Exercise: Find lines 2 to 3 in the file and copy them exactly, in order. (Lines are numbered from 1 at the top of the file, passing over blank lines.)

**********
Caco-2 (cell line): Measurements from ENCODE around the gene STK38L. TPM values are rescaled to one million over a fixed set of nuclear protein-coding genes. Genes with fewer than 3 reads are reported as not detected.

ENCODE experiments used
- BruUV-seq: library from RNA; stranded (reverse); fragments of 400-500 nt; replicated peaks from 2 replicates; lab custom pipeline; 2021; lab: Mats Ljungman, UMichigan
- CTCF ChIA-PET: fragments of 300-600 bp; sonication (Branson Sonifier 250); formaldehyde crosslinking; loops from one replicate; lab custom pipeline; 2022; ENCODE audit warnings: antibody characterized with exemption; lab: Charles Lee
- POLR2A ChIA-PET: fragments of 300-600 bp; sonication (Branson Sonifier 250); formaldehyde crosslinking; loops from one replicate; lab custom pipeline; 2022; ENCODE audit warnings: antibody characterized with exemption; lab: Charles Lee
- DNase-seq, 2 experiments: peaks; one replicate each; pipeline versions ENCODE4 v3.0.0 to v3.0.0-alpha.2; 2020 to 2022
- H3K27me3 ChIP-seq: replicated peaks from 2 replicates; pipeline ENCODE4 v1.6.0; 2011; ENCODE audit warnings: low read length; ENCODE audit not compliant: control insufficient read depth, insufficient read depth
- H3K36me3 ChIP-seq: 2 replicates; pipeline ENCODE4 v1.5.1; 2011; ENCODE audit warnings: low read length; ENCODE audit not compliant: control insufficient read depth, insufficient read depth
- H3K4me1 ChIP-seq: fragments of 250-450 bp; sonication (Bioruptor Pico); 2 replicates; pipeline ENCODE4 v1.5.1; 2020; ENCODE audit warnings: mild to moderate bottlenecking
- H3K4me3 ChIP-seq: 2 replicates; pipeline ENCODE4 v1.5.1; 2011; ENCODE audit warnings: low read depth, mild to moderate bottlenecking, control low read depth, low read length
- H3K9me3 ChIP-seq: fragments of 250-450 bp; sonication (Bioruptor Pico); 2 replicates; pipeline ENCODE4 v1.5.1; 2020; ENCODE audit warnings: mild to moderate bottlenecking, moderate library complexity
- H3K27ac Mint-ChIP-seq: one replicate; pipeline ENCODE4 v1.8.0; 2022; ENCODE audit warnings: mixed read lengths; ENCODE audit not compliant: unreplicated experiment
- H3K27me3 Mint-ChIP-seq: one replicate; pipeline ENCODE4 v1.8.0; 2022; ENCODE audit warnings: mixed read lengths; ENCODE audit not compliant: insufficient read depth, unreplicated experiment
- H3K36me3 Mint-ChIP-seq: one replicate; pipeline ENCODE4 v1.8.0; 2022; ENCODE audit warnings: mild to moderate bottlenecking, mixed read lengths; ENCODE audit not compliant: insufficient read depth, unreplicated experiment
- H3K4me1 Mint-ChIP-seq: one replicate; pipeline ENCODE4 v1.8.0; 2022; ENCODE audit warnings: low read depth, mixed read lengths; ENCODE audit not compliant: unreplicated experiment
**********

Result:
ENCODE experiments used
- BruUV-seq: library from RNA; stranded (reverse); fragments of 400-500 nt; replicated peaks from 2 replicates; lab custom pipeline; 2021; lab: Mats Ljungman, UMichigan